Now that's not to say they are her favorite diaper overall, or that they are even the “best diaper” on the market...and probably not by a long shot. She prefers the more “natural” brands, that “naturally” cost twice as much (or more!) than other disposables. You know, the ones with names and packaging that look like they're trying too hard to convince you that they are worth the price increase, because piss and shit looks better in their diapers, or something. However, when cost is factored in, she finds that Little Journey offers the best balance between the two: blowouts and leaks are rare (and generally only happened when we needed to go up a size), they have never broken out his skin, and they can hold a lot (how can such a little person have so much waste?), arguably the three most important features of a diaper. Leaks have occurred a few times overnight, but not enough to where it's any sort of ongoing problem (and could also be from user error, or extra liquid intake the night before), they are very stretchy and easy to put on (as most are) and seem to be comfortable for him, as he's never complained or acted like they bother him. The light animal designs are also cute, and make them a little more “fun” than a plain diaper would be. 

If this lining doesn't scream "Comfort!", I don't know what does.
The only downside I can think of (aside from the occasional leakage) is that these don't have the color-changing “wetness indicator” strips that other brands have (though maybe that's why they're cheaper?). My wife was disappointed to learn these were without, but has easily adapted to where she no longer misses it. I mean, in the grand scheme of things, it's really kind of a pointless feature—how hard is it to tell if a diaper is full of piss or not?--but it can be nice to have in certain rushed situations and save you from wasting a diaper by changing one that doesn't really need changed.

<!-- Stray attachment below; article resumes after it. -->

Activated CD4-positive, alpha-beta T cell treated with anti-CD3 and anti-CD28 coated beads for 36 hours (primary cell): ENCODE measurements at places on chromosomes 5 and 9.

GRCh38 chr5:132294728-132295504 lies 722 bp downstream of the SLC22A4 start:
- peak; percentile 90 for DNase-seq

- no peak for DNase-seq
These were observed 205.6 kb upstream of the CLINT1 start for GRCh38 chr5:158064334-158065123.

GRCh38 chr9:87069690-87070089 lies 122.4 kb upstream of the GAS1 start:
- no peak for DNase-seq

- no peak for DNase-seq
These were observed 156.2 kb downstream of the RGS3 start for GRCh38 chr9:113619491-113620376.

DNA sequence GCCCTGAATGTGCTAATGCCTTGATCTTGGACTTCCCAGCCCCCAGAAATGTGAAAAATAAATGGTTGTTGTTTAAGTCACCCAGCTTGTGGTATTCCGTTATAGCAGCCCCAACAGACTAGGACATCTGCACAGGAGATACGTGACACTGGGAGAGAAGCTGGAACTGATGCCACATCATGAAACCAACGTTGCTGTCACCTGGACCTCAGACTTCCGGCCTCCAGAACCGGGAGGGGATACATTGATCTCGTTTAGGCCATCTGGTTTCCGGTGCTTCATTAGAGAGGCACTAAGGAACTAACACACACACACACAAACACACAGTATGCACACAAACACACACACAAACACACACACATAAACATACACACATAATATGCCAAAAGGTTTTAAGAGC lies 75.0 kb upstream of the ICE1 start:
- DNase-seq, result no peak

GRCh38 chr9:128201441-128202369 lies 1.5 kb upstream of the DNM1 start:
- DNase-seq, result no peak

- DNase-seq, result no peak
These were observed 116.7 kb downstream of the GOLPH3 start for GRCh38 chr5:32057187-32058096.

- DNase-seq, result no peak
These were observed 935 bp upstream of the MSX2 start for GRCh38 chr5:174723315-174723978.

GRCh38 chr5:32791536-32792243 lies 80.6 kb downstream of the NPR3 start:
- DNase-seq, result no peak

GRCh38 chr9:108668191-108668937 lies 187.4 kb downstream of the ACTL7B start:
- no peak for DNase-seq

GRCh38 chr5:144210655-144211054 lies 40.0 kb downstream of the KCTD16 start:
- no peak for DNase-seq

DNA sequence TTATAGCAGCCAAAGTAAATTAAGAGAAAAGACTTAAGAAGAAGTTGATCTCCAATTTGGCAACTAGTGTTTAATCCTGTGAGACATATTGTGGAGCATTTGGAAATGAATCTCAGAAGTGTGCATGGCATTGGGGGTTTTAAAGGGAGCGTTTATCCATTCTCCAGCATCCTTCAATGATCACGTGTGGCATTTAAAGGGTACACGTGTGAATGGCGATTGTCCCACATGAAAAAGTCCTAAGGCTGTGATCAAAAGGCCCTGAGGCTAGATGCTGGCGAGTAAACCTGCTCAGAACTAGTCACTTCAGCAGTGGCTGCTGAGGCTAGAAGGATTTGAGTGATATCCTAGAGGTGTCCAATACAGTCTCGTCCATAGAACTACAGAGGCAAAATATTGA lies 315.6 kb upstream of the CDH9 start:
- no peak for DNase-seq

Onto the value: Aldi offers their diapers in two case sizes: soft packs, which surprisingly come in soft packs, and club size, which are larger and come in boxes. Curiously, club packs are only offered beginning with size 3 and up through 6, though I guess from their limited-inventory standpoint that makes some sense as babies seem to grow quicker in their early years (we had to give away several packs of newborn and size 1 diapers that we had received because he outgrew them so quickly). However, the price for all soft packs (with varying numbers of diapers in each) are $4.99 in our area, while the larger club packs offer almost three times as many for $10.99—even at size 6 where you only get 60 diapers per box, that works out to just $.18 per diaper! (Keep in mind that pricing varies by region, so your stores might be more or less expensive.)